Let’s Talk About Professionals

NIKON D700 + 50.0 mm f/1.4 @ ISO 200, 1/500, f/1.4

I have a rather peculiar confession to make, something I’ve not spoken of loudly to all that many people before. Here goes: whenever someone asks me what I do in life, what I do for a living, I always cringe slightly. Now, I do not mean Photography Life – I am very proud to work here and enjoy writing interesting articles immensely (whether I manage to write something interesting is a different matter altogether, but I dare say I do every now and then). No. I always cringe before saying I am a wedding photographer. Mind you, I do not actually consider myself a wedding photographer – I am curious about people more than I am about weddings, and that is what I am interested in, people and their being. That is part of the reason why the “get to know me” section on my website is the way it is. But if someone asks me just out of curiosity or politeness, they’d be bored to death if I’d go on and dive into all the philosophical debates about how people photography during weddings and wedding photography are different. The time and place for such debates is on a comfortable couch among friends and with a glass of red wine in your hand… if you have patient friends. And so the easy way to answer is – I am a wedding photographer. You’d think that, after I say that, the question’s answered and it is my time to ask that person what he does. It should be that simple, for as soon as I answer I blush and am instantly overcome by the need to explain. And so I still end up diving into all the philosophical monologues trying to justify and explain my work, and consequently bore everyone to death.

I hate that.

A side note: if you suddenly feel the urge to scroll down to the comments section and tell me how I’m a hypocrite for doing what I hate and lying about it to my clients, hold on for just a second. There’s obviously a little bit more to it and I am afraid you are going to have to read all I have to say to get my meaning.

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Photokina 2014: Leica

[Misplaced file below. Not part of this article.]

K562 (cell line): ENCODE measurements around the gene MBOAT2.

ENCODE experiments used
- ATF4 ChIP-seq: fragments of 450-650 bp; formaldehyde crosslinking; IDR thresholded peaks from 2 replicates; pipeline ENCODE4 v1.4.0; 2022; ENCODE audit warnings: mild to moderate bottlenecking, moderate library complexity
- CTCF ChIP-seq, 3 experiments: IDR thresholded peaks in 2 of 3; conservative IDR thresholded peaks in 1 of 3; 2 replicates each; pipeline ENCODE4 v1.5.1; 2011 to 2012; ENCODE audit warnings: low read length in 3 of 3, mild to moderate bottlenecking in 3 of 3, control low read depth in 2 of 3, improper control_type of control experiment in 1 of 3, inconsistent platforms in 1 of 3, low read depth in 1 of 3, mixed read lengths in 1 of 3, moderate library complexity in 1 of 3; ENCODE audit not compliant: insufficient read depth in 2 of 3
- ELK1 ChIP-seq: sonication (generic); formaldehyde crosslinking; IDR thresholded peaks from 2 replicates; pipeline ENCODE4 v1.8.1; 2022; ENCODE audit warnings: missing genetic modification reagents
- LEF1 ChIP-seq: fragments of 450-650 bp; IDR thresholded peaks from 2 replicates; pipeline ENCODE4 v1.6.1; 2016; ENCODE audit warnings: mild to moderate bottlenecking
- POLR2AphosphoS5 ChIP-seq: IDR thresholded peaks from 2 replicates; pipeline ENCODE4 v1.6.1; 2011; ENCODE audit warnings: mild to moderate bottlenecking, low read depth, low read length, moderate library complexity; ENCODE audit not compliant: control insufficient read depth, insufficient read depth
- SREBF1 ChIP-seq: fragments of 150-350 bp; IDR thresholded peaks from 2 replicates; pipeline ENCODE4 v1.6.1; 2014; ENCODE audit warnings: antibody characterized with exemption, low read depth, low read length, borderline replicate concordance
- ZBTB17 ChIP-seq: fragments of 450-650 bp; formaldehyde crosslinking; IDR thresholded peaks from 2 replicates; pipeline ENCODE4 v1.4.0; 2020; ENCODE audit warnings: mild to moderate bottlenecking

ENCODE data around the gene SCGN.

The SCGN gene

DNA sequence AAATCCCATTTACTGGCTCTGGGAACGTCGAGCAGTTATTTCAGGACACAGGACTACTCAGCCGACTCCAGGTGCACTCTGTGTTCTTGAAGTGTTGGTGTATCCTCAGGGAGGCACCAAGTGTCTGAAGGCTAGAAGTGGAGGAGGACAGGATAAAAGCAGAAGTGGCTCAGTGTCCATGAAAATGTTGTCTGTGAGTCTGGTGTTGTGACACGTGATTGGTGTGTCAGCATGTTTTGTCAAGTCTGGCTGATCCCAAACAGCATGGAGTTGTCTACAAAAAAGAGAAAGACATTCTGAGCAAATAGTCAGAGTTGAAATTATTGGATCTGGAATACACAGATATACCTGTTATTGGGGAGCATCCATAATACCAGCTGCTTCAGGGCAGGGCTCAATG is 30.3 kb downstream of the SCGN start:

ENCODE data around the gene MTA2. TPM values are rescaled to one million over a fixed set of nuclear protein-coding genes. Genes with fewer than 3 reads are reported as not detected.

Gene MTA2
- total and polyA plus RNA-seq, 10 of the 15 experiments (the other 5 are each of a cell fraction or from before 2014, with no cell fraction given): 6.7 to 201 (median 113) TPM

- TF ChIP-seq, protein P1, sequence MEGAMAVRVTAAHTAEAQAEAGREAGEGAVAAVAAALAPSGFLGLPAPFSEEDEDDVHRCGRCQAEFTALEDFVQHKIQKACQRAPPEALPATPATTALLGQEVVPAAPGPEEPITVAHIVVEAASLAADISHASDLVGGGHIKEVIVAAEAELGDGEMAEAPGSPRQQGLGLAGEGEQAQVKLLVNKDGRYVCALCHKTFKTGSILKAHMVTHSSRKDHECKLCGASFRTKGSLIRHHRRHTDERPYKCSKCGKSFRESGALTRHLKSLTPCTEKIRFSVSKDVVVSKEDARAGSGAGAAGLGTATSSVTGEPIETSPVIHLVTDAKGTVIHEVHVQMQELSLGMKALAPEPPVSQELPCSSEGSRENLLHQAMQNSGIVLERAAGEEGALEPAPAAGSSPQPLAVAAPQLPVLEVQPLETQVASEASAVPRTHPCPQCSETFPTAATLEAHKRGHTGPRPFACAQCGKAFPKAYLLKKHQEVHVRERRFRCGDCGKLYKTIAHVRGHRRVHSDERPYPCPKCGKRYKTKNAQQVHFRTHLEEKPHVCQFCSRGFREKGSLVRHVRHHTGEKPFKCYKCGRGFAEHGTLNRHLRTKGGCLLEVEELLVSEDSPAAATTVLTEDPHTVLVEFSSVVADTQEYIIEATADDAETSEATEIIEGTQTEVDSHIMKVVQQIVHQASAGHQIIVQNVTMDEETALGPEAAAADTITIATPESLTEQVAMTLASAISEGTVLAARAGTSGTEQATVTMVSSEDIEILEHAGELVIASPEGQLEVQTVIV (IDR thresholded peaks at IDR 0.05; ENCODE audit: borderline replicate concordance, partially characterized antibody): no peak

Leica M-P (Typ 240)_Controls

With most Photokina announcements behind us, it is a good time to look back and overview some of the new products we have not yet covered, namely Leica. As I expected, the new Leica M Edition 60 spawned quite a lot of differing opinions. But it’s not the only camera the legendary German manufacturer has brought to our attention and, whilst none are cheap, the other products are considerably more affordable. There’s the film Leica M-A, a new Summicron-S 100mm f/2 lens for the medium format S system and a few smaller format digital Leica models. Let’s glance through them in more detail.

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The Unorthodox Leica

Leica M Edition 60_Left

Most modern camera makers have already embraced the fact that, at this day and age, providing a tool just for photography is not enough. A camera needs to do video, and really rather well at that. Connectivity is also a big deal these days with WiFi being the very least that is asked for. Bluetooth is slowly making its way in, too, and many raised eyebrows appear due to the lack of built-in GPS, something that’s been available on the cheapest of smartphones for years now. No manufacturer is brave (or stupid, or both) enough to go back to their purely photographic roots. The boldest move I’ve seen in recent years was the Nikon Df with all the “pure photography” campaign, and all they did was add some more analogue controls and remove video capability which, I am fairly certain, could be added via a simple firmware update. Not that I want to undermine that camera, far from it. Merely say that it is very much a 21st century product packed with features you may or may not use. No manufacturer is brave enough to go back to the very simplest things that are needed to capture an image and nothing else. Not even Fujifilm – under the gorgeous retro skin of X-mount cameras lies the very latest technology.

Wait. I think I may be wrong when I say there is not one such manufacturer. Leica M Edition 60, anyone?

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Samsung NX1 and 50-150mm f/2.8 S Lens Announcement

Samsung NX1

When Samsung announced their first Android-powered mirrorless camera, I was really rather skeptical. The problem lies within the OS itself – its versatility also brings a whole lot of issues. Yet I feared the Korean manufacturer would keep at it, for better or worse. In a surprise move for me personally, they seem to have decided against it with the newly announced flagship of the NX system, the NX1. This is by far the most impressive camera in the NX line-up. It does away without Android, but Samsung still calls it a “smart” camera thanks to all the connectivity options. On paper, it is every bit as capable as the best in the class and then some.